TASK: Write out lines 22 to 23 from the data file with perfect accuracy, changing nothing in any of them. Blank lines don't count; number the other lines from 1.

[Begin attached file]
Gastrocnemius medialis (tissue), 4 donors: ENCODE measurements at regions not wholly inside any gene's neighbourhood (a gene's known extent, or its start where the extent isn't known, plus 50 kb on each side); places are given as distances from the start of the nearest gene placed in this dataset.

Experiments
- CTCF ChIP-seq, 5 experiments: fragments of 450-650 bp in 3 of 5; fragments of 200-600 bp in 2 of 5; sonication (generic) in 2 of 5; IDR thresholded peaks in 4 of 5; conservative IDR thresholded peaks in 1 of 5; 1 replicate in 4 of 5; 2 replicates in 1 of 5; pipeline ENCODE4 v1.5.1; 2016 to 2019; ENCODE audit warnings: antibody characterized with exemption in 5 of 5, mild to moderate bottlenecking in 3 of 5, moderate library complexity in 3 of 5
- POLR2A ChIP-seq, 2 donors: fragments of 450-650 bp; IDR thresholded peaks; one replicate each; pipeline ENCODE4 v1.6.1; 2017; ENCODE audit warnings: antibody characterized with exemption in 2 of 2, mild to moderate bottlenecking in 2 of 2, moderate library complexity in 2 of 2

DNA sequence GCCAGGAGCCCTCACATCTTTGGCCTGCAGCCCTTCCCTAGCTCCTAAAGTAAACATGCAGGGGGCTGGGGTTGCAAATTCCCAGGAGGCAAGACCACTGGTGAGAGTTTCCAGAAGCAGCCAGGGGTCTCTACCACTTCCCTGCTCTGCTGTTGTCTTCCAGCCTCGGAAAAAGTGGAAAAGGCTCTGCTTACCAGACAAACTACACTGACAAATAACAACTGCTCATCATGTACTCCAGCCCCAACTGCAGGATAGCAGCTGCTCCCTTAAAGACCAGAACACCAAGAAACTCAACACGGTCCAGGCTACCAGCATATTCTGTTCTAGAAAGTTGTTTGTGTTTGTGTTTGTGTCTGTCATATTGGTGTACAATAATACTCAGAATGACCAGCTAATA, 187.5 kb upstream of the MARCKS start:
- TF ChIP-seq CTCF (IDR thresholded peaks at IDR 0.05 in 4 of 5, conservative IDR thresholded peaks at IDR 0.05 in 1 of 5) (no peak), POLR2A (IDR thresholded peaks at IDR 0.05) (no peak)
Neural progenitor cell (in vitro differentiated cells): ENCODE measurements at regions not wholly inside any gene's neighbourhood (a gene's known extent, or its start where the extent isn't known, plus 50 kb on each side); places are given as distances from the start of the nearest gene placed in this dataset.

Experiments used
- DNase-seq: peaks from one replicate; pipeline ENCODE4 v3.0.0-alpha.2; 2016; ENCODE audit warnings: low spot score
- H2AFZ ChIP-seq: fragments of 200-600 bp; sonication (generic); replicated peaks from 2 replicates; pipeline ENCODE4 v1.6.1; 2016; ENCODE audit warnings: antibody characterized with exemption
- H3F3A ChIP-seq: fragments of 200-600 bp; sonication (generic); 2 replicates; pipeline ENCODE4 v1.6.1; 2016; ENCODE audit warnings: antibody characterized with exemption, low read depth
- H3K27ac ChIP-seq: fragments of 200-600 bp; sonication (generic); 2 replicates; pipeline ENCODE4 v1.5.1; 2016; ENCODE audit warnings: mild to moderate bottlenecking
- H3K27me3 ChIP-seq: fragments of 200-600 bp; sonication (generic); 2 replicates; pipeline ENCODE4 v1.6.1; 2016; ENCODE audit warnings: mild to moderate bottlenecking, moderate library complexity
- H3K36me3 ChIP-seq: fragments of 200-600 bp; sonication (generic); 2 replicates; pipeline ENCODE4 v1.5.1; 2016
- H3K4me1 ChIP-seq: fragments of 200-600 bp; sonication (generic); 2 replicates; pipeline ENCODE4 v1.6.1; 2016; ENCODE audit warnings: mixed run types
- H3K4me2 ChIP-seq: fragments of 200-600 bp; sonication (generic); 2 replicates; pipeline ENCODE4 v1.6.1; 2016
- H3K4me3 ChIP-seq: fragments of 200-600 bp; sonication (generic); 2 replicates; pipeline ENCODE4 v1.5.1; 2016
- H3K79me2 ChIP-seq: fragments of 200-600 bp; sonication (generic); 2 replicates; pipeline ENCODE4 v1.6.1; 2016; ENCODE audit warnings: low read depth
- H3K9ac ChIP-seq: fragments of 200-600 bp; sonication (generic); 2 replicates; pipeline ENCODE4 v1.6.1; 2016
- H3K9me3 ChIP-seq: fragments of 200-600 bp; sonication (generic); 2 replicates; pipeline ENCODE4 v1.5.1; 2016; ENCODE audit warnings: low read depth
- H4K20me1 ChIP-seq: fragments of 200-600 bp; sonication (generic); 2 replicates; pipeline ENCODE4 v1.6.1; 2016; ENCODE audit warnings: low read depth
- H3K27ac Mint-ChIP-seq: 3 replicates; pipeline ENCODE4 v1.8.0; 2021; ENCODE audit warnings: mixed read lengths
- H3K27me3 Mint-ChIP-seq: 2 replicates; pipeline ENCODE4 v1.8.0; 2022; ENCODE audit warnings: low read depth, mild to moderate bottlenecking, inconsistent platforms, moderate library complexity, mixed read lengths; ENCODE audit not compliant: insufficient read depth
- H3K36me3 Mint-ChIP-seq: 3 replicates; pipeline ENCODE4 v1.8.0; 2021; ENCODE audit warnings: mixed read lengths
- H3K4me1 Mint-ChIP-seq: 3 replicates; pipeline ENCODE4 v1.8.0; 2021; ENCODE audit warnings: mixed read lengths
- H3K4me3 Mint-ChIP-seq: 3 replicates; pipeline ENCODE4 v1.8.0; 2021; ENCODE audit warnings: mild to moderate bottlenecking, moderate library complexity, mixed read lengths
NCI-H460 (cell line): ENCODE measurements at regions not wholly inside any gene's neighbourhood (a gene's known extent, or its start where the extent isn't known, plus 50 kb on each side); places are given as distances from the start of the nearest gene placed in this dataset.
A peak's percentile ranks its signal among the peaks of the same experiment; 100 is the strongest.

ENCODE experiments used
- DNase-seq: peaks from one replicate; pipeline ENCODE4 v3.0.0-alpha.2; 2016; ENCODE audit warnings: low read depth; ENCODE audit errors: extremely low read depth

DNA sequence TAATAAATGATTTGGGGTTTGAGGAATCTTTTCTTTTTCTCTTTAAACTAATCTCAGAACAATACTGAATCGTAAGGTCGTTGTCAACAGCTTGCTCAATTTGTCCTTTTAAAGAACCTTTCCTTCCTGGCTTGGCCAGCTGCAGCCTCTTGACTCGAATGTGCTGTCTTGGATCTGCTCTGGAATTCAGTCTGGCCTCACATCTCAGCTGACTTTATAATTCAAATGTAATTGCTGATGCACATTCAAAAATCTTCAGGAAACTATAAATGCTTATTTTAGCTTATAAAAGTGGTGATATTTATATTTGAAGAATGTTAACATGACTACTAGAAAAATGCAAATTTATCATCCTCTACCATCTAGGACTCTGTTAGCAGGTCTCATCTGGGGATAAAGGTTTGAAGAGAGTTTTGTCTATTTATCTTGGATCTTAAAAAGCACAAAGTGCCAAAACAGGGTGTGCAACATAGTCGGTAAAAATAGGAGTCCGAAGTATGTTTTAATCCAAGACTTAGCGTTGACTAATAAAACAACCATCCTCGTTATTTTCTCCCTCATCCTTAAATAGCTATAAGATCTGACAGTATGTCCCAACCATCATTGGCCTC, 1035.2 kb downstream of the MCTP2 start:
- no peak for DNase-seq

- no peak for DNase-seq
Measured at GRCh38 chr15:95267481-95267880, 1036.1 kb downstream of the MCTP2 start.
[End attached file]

- H3K27ac Mint-ChIP-seq: 3 replicates; pipeline ENCODE4 v1.8.0; 2021; ENCODE audit warnings: mixed read lengths
- H3K27me3 Mint-ChIP-seq: 2 replicates; pipeline ENCODE4 v1.8.0; 2022; ENCODE audit warnings: low read depth, mild to moderate bottlenecking, inconsistent platforms, moderate library complexity, mixed read lengths; ENCODE audit not compliant: insufficient read depth